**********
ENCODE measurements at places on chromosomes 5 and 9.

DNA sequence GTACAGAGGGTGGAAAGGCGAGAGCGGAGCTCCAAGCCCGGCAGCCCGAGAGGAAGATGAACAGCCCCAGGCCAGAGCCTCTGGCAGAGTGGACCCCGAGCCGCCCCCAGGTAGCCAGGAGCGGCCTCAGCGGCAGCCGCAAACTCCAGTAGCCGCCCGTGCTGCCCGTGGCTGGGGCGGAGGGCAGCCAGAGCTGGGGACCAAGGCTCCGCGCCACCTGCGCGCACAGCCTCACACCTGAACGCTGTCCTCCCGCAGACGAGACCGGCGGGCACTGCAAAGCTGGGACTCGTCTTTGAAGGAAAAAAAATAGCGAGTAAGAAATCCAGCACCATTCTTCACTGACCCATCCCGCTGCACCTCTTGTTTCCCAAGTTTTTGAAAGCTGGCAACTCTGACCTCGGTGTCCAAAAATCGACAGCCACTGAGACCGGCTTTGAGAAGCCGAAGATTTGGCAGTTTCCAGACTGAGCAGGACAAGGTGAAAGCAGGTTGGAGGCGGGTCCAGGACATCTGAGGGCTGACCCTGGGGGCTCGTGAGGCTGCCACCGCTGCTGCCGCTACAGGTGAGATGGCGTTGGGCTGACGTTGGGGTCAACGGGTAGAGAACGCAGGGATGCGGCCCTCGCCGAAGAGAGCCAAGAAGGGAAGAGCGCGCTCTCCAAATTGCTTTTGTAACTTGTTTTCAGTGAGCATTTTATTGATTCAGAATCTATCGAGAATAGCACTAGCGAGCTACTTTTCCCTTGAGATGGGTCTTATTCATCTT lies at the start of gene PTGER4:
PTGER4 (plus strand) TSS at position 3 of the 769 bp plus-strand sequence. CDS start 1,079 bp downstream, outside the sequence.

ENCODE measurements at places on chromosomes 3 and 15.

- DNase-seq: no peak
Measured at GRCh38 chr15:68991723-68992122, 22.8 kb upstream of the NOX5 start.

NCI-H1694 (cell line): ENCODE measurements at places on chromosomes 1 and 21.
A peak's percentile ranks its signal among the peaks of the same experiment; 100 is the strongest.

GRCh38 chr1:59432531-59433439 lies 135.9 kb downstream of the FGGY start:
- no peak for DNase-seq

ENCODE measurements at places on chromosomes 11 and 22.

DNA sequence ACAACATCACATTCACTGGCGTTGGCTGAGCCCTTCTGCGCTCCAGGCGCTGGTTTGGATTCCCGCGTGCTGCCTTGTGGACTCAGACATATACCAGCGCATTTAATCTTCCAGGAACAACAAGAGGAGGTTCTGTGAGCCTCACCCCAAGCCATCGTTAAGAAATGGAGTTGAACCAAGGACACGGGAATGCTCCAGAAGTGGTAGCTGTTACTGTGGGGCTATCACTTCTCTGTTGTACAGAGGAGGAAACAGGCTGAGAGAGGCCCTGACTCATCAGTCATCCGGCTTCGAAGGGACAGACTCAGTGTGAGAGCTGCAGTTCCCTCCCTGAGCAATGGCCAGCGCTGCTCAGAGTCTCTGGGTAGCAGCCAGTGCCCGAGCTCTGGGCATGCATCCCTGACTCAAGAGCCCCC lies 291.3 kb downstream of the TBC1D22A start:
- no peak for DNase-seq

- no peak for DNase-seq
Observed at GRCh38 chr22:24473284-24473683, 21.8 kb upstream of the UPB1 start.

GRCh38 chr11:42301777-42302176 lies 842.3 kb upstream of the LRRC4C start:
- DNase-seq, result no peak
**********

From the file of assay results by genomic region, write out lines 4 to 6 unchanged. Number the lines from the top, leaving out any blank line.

ENCODE measurements at places on chromosomes 3 and 15.

- DNase-seq: no peak
Measured at GRCh38 chr15:68991723-68992122, 22.8 kb upstream of the NOX5 start.